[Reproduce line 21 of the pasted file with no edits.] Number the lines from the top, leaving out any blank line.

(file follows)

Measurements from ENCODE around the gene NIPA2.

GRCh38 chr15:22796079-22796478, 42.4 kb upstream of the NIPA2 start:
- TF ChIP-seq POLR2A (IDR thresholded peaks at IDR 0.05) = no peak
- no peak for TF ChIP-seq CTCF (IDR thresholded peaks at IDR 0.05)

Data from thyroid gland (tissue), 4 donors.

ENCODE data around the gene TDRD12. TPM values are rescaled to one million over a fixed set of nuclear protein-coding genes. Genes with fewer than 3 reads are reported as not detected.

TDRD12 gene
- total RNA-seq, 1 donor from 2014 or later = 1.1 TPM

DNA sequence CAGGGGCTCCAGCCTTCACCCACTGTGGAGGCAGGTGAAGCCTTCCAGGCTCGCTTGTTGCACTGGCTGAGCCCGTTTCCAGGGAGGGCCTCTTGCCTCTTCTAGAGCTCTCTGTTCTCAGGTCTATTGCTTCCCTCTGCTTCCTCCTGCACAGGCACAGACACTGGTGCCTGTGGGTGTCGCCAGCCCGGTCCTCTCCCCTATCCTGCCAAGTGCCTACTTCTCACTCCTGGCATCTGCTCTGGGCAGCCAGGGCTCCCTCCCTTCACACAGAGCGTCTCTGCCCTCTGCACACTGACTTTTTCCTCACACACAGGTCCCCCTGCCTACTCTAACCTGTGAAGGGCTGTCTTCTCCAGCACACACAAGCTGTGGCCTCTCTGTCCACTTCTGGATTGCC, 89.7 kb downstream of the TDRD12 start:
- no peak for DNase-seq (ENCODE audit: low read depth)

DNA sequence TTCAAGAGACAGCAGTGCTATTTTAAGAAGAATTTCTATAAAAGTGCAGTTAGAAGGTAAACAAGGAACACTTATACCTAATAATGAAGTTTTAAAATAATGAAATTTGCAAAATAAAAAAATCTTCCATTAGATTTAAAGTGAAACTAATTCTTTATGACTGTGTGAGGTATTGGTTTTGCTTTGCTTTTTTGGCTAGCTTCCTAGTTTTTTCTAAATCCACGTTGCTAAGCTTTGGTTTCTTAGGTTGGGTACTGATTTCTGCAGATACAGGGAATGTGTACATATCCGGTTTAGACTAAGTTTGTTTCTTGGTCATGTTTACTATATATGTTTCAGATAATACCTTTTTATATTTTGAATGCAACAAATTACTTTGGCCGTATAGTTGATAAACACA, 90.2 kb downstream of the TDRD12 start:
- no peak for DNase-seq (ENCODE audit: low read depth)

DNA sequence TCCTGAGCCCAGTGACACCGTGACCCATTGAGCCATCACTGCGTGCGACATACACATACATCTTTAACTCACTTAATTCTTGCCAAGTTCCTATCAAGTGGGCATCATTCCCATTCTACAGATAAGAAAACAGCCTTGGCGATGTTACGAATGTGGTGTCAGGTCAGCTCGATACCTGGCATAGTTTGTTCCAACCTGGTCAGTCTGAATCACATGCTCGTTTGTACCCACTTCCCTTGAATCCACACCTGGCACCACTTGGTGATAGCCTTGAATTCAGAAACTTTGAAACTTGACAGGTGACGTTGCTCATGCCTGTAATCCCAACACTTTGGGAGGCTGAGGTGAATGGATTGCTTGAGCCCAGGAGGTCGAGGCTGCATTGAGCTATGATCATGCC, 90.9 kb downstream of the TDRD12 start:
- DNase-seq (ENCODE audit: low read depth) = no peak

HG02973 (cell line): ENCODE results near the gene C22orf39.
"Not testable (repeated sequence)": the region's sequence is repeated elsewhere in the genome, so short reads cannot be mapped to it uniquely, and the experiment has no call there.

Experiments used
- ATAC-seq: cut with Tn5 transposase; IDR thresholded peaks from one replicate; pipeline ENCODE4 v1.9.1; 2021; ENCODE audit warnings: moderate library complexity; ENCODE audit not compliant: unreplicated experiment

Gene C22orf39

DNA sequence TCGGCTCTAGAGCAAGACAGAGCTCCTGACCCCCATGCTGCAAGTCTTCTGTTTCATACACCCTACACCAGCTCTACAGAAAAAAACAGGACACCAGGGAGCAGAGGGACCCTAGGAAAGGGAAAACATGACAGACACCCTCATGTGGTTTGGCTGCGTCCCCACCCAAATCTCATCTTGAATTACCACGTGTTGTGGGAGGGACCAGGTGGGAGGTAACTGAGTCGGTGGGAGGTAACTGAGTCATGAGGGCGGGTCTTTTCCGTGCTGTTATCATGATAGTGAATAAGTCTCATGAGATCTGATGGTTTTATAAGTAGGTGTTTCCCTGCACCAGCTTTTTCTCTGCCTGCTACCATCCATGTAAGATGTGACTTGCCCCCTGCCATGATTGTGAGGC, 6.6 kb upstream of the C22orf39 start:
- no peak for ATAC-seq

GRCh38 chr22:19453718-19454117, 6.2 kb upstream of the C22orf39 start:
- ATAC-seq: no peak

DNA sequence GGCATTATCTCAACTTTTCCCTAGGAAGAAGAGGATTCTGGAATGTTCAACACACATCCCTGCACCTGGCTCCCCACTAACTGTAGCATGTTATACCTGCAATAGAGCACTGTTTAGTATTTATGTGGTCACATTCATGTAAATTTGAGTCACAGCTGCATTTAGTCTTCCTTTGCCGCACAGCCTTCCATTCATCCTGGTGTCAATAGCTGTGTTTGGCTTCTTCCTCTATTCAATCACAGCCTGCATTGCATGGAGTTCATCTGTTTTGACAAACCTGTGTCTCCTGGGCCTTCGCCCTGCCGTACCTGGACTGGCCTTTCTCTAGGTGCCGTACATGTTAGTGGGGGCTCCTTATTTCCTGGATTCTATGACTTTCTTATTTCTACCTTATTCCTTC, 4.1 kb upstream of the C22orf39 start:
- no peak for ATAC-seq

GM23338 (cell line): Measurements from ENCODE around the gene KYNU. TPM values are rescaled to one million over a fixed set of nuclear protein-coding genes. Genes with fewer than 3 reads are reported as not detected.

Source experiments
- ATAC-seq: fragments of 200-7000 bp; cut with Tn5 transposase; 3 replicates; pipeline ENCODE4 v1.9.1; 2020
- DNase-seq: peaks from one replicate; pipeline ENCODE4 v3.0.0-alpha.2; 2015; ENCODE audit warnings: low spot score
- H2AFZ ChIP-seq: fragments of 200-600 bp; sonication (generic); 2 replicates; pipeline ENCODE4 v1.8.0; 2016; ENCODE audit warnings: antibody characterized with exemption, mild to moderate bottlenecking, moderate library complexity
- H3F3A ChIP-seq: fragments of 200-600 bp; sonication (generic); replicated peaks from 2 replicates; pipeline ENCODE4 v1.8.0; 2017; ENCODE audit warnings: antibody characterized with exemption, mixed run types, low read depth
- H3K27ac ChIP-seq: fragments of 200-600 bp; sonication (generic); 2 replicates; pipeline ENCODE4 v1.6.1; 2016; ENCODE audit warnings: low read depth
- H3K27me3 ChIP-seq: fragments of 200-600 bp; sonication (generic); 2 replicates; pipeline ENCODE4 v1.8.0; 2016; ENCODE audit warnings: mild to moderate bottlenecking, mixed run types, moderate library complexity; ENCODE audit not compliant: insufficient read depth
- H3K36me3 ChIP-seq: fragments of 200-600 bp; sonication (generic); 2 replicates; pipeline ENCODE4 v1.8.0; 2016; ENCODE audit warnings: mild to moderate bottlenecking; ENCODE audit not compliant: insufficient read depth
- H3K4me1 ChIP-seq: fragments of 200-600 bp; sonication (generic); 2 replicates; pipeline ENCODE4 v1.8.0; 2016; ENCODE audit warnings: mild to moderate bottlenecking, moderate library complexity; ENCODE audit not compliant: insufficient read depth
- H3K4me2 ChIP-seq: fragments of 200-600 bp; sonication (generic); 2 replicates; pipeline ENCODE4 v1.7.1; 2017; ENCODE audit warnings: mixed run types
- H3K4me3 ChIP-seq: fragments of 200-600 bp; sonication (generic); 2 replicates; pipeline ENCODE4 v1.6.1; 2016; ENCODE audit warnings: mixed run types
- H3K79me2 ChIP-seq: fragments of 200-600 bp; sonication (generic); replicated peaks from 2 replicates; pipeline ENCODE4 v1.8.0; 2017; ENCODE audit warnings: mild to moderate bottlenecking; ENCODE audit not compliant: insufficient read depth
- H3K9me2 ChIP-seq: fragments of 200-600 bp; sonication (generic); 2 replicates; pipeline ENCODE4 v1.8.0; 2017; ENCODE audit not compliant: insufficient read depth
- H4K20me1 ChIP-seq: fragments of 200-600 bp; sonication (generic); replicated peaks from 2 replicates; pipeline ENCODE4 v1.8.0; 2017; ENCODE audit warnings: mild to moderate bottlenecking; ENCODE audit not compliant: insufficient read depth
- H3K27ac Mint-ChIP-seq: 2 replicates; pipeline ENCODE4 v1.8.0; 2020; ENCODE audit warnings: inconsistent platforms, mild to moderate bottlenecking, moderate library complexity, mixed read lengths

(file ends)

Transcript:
- no peak for ATAC-seq